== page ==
Saturday, March 12, 2011

Take a Senator Clamming Day

A half moon hanging in the sky late Friday afternoon does not bode well for clamming in these parts. Unless my nephew gets here real soon, the clams will rest easy today (which is all clams really do anyway). Some laws cannot be broken. A late day half moon means an early morning low tide.

No matter what.
Every time I meet folks with a bit of power or money (the two usually travel together), and in my itinerant careers I've met a few, I come away feeling oily, not because of their behavior, but because of mine.

Senators and CEO's smile, and tend to be bright, decisive, and charming. They like you. They want to help. They share stories about their children, about their towns. They're effective because they believe their own stories, and with reason. Their stories are true.

Because their stories are true, and because I like to be liked, I smile and nod and share stories, too. And then I speak my piece, feeling off-kilter; the message seems foreign when translated into Schmoozese, it loses its strength.

I watched children slowly die, over weeks, over months, over years from our cultural madness, and I literally sputter when trying to speak of the specifics, and sputtering does not translate well in Schmoozese. And at any rate, there is never just one person responsible, never just one organization, and the few times it is, no one responsible gets hurt anyway.

I bet I could tell my stories out on a mudflat at low tide, the sweet seething smell of life assaulting the nose of a Congressman as he leans on a borrowed rake, the soft sound of waves lapping at his feet, awakening parts of his brain he last used when he was a child playing outside.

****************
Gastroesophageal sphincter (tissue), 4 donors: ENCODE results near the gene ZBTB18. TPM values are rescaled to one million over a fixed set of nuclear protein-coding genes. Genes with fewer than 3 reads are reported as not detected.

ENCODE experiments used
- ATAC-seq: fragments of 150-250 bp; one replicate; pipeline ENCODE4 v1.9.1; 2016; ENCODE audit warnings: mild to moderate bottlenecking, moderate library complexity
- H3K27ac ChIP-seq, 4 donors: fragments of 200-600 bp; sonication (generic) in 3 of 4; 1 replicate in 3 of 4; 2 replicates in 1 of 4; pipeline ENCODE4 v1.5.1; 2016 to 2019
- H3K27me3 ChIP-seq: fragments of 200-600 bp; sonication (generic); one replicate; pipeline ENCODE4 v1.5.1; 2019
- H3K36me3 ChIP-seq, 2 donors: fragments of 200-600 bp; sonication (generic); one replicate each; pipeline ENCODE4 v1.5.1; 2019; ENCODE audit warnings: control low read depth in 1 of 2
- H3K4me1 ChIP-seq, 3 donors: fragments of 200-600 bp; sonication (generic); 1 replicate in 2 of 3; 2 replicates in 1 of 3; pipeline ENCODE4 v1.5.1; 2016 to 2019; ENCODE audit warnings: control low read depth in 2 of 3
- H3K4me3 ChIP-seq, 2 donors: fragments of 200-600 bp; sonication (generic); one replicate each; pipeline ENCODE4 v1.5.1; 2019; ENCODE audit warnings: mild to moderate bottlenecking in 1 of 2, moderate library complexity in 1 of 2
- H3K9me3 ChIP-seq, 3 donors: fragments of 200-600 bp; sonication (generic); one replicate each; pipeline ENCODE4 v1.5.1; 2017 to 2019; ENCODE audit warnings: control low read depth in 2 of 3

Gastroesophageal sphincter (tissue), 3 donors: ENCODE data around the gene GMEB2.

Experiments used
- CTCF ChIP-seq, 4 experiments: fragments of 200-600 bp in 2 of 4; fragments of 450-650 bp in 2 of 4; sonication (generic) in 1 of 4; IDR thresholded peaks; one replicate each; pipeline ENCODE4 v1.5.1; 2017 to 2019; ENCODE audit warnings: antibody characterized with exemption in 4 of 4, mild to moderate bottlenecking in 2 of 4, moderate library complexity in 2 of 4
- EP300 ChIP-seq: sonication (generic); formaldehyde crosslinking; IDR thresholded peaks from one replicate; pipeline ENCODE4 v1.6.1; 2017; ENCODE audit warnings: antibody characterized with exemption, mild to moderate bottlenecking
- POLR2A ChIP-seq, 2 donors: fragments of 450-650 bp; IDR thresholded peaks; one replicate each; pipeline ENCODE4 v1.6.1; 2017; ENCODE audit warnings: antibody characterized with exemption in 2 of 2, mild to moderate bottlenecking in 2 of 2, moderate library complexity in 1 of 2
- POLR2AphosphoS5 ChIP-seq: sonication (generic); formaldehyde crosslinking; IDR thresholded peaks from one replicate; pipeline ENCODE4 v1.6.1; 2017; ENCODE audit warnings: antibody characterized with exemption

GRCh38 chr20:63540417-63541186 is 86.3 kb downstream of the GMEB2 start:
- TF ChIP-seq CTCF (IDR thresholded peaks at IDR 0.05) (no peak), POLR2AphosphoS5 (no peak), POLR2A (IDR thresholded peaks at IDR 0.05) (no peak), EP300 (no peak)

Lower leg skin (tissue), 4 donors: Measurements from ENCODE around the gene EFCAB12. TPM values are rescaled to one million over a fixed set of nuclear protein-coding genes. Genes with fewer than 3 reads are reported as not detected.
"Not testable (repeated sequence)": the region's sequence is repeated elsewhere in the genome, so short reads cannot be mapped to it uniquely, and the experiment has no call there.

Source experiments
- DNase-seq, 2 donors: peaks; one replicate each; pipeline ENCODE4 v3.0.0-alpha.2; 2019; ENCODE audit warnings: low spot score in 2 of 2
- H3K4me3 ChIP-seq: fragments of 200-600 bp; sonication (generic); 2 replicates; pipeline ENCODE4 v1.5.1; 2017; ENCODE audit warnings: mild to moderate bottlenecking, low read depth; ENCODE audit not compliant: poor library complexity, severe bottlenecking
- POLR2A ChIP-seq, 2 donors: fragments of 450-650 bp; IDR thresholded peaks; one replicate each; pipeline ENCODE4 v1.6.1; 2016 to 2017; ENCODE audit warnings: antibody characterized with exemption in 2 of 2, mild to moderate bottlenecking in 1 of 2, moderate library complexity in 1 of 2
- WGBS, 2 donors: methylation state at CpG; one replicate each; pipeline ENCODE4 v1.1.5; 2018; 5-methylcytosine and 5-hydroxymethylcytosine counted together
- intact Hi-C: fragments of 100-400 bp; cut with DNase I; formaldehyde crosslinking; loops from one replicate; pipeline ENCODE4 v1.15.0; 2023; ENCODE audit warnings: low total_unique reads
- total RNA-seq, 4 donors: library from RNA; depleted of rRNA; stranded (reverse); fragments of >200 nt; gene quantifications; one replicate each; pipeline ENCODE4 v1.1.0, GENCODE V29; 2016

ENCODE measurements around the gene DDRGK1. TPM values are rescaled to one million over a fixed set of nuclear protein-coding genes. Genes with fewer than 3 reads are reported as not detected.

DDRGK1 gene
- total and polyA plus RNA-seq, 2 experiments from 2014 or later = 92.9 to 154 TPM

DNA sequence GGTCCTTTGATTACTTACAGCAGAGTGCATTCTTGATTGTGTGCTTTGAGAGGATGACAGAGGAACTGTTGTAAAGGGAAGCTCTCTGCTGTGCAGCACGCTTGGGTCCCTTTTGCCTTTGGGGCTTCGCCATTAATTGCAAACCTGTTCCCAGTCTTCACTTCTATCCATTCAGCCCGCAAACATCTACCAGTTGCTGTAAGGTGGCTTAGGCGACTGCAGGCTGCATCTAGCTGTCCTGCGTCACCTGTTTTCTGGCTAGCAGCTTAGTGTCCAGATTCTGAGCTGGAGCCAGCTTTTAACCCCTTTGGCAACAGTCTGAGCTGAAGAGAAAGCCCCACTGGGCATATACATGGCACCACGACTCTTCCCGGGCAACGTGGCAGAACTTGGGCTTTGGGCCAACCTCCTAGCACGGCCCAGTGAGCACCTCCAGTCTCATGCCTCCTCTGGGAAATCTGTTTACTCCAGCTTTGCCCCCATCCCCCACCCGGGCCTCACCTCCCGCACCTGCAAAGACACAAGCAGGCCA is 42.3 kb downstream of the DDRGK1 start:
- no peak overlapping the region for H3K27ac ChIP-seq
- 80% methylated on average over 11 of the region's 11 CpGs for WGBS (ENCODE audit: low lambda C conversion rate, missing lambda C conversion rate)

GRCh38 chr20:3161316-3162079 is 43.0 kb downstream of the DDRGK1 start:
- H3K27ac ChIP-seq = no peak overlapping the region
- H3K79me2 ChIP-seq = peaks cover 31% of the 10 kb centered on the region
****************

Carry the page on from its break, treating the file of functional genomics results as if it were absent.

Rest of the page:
Our stories, true stories, become real outside, as any stories about life do. There's a reason board rooms look sterile. If board meetings were held outside, we'd have a kinder culture (despite lower stock portfolios).

A few things are certain.
Something happened a long time ago, a something we will never grasp.
The tides will rise and fall in tune with the moon. 
And each of us will die.

I remember this at particularly bad times, like the day I watched the city burn from across the river, waiting for wounded that never arrived, or the few awful moments telling a mother her child will never hug her again. And remembering these certain things do help.

Most days, however, I forget what's certain, as most of us "living" in this culture, and the consequences are devastating, if not apparent.

My sister never forgot this, and danced every day. She also moved mountains. She could see the person behind the sheen. She could bring the mudflats into the boardroom, and she did.

I don't ever want to make people uncomfortable because of what I said. I just want them to understand the consequences of what they does. With the exception of psychopaths (and a few of them exist), people can, and do, change.


I'll leave lobbying to the professionals, those who can speak without sputtering, and not stare (or giggle) at the well manicured hands of the elite. I can't speak rationally in any room that won't support a plant.

Meanwhile, I'll take my nephew clamming. We catch live critters, and we kill live critters. If you do this fully aware of what you're doing, it changes you. At the very least, it will get you fresh food and spoil your appetite for the stuff that passes as fresh in the supermarket.

If any Senator or CEO wants to try a hand at this, let me know. The only condition is that you don't reveal my secret clam bed. We'll rake clams and` eat them before the next tide rises. I'll even break out the homebrew.

I promise not to talk politics. After years of trying, I know my words won't change you. But the mud might.

If you ever get a chance to dine with the elite, goodness, taste their wine. 
While food from our kitchen rivals anything the ultra-rich eat, I have to admit they drink some mighty fine wine.


Joe Henderson said...

This is wonderful Doyle. Thanks for writing it. To quote Wendell Berry, "Better than any argument is to rise at dawn and pick dew-wet red berries in a cup."

doyle said...

Dear Joe,

One of the joys of throwing words out into the ether-sphere is learning that people like you exist.

I gladdens me to know Wendell Berry's work is recognized among the young.

Thank you for stopping by.